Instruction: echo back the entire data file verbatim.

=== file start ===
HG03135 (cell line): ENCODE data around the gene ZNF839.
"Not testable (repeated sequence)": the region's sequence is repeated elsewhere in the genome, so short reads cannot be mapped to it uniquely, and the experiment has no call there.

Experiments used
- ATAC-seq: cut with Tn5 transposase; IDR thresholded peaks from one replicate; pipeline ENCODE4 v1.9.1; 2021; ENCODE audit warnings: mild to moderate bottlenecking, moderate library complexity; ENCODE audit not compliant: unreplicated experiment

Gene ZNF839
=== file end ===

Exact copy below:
HG03135 (cell line): ENCODE data around the gene ZNF839.
"Not testable (repeated sequence)": the region's sequence is repeated elsewhere in the genome, so short reads cannot be mapped to it uniquely, and the experiment has no call there.

Experiments used
- ATAC-seq: cut with Tn5 transposase; IDR thresholded peaks from one replicate; pipeline ENCODE4 v1.9.1; 2021; ENCODE audit warnings: mild to moderate bottlenecking, moderate library complexity; ENCODE audit not compliant: unreplicated experiment

Gene ZNF839